A recent article in the magazine Nature reports that experiments at the Radioactive Isotope Beam Factory at the RIKEN Research Institute in Wako, Japan, revealed a tetraneutron energy and width of about 2.4 and 1.8 million electron volts, respectively. These are both larger than the theoretical results, but Vary said uncertainties in the current theoretical and experimental results could mask these differences.

“A tetraneutron has such a short lifetime that it’s quite a big shock to the nuclear physics world that its properties can be measured before it decays,” Vary said. “It’s a very exotic system.”

It’s actually “a whole new state of matter,” he said. “It’s short-lived, but it portends possibilities. What happens when you put two or three of these together? Could you get more stability?”

Attempts to find a tetraneutron began in 2002 when the structure was proposed in certain reactions involving one of the elements, a metal called beryllium. A team from RIKEN found evidence of a tetraneutron in experimental results published in 2016.

“The tetraneutron will be only the second chargeless element on the nuclear map, alongside the neutron,” Vary wrote in a project summary. This “provides a valuable new platform for theories of the strong interactions between neutrons.”

Meytal Duer from the Institute for Nuclear Physics at the Technical University of Darmstadt is the corresponding author of the Nature Paper titled “Observation of a Correlated Free Four-Neutron System” and announcing experimental confirmation of a tetraneutron. The results of the experiment are considered a five sigma statistical signal indicating a definitive discovery with a 1 in 3.5 million probability that the result is a statistical anomaly.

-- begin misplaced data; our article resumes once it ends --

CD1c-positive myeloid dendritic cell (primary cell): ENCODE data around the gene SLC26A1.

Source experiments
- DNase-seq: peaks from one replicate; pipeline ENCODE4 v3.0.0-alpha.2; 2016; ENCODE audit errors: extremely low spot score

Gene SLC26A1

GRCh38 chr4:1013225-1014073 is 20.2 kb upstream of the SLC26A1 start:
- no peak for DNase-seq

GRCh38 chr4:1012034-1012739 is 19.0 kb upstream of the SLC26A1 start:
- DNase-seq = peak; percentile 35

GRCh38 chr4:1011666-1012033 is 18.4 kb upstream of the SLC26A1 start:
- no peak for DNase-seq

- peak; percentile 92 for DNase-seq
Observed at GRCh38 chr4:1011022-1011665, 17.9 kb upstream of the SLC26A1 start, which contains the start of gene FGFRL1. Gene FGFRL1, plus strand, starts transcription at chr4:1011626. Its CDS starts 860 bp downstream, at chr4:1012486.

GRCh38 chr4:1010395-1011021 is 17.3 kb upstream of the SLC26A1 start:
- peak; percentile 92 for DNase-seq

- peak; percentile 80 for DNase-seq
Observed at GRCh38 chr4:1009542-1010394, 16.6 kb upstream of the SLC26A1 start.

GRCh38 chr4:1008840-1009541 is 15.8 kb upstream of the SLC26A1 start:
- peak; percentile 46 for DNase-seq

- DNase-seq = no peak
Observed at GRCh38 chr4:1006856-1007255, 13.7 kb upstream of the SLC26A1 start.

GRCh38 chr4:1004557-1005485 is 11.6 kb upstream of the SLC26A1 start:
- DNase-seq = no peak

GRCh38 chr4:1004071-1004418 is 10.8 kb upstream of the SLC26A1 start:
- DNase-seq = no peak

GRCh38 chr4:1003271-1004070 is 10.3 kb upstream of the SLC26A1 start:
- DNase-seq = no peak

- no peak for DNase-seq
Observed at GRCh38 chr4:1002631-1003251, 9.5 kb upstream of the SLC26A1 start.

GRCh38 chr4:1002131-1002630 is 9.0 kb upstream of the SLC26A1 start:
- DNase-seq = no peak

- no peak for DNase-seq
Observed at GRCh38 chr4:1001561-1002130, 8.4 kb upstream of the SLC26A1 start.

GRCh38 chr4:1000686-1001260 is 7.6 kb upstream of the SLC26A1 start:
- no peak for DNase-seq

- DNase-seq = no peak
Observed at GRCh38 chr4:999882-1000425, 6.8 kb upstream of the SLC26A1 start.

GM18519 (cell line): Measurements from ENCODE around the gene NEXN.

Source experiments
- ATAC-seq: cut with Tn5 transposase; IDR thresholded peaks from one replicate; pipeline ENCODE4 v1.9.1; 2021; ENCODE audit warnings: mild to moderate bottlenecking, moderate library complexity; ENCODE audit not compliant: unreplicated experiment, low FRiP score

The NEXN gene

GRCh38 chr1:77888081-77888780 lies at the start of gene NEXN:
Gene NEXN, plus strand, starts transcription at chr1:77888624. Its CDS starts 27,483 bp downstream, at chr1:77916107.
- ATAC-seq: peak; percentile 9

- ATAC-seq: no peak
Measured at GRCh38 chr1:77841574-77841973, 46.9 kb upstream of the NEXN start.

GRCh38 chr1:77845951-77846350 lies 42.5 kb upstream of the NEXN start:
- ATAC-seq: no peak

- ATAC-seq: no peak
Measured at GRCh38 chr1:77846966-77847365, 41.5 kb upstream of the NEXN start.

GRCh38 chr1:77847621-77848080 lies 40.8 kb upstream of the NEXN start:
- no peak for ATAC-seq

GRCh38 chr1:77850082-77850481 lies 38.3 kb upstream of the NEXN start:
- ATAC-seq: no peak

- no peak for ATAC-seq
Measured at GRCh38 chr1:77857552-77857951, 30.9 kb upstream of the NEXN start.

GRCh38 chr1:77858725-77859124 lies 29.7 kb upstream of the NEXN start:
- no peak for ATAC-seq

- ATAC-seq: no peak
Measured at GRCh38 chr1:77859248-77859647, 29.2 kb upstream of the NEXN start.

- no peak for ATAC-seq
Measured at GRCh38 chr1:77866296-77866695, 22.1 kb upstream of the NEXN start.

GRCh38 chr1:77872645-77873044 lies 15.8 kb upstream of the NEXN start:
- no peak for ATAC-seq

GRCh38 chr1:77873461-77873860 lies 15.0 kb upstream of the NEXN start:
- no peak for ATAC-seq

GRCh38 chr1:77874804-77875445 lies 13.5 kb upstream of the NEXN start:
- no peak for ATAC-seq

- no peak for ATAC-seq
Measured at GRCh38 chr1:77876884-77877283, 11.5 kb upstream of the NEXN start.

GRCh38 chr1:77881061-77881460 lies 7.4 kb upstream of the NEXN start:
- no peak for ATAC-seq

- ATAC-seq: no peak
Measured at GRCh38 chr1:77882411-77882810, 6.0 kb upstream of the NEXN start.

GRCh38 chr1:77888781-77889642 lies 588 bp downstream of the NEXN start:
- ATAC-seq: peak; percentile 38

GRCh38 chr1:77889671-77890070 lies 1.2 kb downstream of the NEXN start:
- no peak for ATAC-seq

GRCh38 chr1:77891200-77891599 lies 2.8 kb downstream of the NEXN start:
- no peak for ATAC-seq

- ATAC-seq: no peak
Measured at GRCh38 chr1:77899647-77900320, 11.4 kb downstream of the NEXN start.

The theoretical prediction was published in October 28, 2016 Physical Verification Letters, entitled “Prediction for a Four Neutron Resonance”. Andrey Shirokov of the Skobeltsyn Institute of Nuclear Physics at Moscow State University in Russia, who was a visiting scholar at Iowa State, is the first author. Vary is one of the corresponding authors.

“Can we create a small neutron star on Earth?” Vary titled a summary of the tetraneutron project. A neutron star is what’s left when a massive star runs out of fuel and collapses into a superdense neutron structure. The tetraneutron is also a neutron structure, a Vary jokes that it is a “short-lived, very light neutron star”.

Vary’s personal reaction? “I had pretty much given up experimenting,” he said. “I hadn’t heard about it during the pandemic. That was a big shock. Oh my god, here we are, maybe we actually have something new.”

Physicists demonstrate the existence of a new subatomic structure

More information:
M. Duer et al, Observation of a correlated free four-neutron system, Nature (2022). DOI: 10.1038/s41586-022-04827-6

Provided by Iowa State University

Citation: Theoretical Calculations Predicted Now Confirmed Tetraneutron, an Exotic State of Matter (2022, June 22), retrieved June 23, 2022 from -exotic-state .html